Court Security Bill 2016
The Government is seeking your feedback on the Court Security Bill 2016 (the Bill).
This Bill will replace the Admission to Courts Act 1916 and associated regulations which are limited and out-dated.
The Bill is largely a consolidation of existing legislative provisions, as well as practice and provisions from interstate. The current legislation applies only to the courts, whilst the new legislation will extend to Tribunals as well. Some tribunals currently have little or no legislated powers to manage their premises or empower security personnel to take appropriate actions.
The key features of the Bill are as follows:
- it provides for the appointment of security officers and security managers;
- it sets out the powers and functions of security officers and security managers which include:
- giving reasonable directions to the public entering or in the court premises;
- requesting names and proof of identity of a person entering court premises;
- removing a person from court premises; and
- arresting a person without a warrant and use of reasonable force to do so.
- it confirms that members of the public have a right, subject to certain qualifications, to enter and remain in areas of court/tribunal premises that are open to the public;
- it provides for the closure of court or tribunal premises for security reasons;
- it restricts the use of electronic and recording devices in court or tribunal premises; and
- it creates various offences to enforce the security of courts and tribunals.
This Bill will confirm the ability of journalists and Australian legal practitioners to, for example, access their phone or tablet to check or send messages or access the internet to look up information in both the Supreme and Magistrates courts. However, they will not be able to record the proceedings on such a device.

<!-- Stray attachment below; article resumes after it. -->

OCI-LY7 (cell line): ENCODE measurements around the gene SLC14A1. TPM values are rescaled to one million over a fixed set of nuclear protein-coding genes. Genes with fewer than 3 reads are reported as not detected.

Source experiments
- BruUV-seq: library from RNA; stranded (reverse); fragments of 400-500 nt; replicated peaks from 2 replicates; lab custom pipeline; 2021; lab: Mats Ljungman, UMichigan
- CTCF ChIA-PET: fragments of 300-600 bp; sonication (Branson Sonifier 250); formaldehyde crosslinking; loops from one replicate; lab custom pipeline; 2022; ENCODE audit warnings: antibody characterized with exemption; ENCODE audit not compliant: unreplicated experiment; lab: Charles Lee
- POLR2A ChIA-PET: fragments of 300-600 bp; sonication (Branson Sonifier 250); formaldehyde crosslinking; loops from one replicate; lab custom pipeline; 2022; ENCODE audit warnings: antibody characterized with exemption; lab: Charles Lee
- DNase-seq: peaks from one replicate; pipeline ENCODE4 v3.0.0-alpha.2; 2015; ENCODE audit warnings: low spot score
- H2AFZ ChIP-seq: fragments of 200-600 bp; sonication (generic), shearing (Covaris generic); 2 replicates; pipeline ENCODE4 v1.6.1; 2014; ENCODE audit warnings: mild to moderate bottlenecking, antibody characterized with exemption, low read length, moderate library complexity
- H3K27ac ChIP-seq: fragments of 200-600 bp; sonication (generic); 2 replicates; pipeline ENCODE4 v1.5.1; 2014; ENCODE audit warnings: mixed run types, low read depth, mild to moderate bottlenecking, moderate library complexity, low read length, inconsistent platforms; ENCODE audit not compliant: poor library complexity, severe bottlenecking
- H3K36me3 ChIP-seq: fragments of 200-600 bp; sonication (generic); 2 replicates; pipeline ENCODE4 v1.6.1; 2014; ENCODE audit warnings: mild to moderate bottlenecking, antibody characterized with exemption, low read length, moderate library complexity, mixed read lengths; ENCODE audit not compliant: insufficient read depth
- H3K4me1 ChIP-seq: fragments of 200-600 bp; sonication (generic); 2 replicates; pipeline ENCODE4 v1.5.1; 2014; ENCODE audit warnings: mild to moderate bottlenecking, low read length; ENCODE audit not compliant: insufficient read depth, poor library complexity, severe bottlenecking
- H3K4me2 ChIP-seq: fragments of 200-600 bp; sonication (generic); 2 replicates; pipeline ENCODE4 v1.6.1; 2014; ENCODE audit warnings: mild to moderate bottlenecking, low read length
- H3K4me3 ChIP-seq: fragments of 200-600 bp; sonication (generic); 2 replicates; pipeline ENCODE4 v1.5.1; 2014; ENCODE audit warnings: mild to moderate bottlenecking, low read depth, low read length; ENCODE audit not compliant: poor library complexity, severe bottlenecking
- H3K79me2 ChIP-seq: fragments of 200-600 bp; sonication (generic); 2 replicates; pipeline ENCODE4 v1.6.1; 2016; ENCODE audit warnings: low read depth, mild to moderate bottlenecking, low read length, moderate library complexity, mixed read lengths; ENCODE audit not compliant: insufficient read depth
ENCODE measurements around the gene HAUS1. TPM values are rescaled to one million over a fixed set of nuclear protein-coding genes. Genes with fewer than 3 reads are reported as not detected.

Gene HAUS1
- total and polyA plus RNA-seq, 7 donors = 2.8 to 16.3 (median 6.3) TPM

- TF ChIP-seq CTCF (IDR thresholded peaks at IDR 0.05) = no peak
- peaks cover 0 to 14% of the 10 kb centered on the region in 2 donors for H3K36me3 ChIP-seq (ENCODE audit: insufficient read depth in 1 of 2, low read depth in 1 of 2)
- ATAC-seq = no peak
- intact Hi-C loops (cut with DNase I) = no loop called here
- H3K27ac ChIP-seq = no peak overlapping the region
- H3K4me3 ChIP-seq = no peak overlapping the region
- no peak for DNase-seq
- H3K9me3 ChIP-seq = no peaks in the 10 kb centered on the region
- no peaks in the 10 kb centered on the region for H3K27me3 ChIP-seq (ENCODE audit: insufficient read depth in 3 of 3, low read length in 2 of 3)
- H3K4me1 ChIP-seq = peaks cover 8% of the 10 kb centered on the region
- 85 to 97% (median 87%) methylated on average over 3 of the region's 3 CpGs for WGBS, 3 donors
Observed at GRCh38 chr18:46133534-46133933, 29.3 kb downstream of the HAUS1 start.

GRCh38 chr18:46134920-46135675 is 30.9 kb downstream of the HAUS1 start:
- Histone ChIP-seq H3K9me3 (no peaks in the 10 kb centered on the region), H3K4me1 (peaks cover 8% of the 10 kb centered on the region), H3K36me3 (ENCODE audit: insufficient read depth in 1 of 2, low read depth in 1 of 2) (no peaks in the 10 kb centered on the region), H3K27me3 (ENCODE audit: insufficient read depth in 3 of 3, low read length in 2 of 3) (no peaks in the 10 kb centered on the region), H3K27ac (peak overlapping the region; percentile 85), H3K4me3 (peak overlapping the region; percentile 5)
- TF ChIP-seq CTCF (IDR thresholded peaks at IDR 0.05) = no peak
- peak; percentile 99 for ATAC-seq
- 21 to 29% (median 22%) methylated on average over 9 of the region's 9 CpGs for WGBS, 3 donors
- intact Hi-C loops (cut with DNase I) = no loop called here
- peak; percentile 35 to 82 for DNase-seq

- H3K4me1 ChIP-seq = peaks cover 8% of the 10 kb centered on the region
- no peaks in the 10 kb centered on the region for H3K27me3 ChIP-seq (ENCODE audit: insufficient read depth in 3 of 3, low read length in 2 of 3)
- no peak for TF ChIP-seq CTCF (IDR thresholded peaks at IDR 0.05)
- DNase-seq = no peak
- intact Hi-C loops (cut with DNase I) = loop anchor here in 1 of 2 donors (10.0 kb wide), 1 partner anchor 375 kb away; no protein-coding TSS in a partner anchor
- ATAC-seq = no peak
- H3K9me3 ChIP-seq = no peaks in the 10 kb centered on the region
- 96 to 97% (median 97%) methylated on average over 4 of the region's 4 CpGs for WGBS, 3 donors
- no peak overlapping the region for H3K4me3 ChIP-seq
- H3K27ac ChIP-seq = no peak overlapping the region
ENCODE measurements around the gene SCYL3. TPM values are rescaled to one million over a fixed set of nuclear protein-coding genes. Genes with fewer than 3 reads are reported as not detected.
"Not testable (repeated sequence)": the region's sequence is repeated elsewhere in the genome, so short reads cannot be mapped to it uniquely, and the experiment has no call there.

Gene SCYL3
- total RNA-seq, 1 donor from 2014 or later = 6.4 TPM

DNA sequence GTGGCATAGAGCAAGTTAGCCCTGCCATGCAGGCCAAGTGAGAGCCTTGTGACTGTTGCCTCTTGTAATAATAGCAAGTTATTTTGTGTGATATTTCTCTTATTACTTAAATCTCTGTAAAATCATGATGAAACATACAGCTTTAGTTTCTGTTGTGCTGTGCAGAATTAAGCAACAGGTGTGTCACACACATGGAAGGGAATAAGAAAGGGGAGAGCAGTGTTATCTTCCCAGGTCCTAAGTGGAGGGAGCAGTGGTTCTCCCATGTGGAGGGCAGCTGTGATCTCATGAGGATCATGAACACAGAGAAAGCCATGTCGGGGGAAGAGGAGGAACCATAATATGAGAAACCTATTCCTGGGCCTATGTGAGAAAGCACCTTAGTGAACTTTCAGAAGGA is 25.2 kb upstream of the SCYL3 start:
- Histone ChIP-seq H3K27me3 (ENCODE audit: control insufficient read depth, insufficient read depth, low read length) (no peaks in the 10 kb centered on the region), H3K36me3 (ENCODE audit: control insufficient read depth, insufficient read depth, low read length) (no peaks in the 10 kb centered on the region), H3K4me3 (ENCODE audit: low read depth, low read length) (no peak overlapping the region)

The Bill also provides a power for a judicial officer to expressly permit the use of an electronic or recording device (for example if approached by a citizen journalist) and to place restrictions on this use. This use must not be comprised of recording or transmitting the proceedings.
The Bill provides that the legislation does not apply at a care or treatment facility unless the person responsible for the management of the facility has agreed to it applying. This is to cover situations where proceedings are conducted at premises other than those of the court or tribunal, for example where a Mental Health Tribunal hearing is held at a secure mental health facility.
The Bill will bring Tasmania into line with the majority of Australian jurisdictions who already have similar provisions in place. It will provide clarity and certainty to those wishing to enter court premises and court security staff.
Download the Court Security Bill 2016 (pdf, 444.7 KB)
Please send your comments on the Bill to the Department of Justice by Friday 10 February 2017.
Department of Justice
Office of Strategic Legislation and Policy
GPO Box 825
Hobart TAS 7001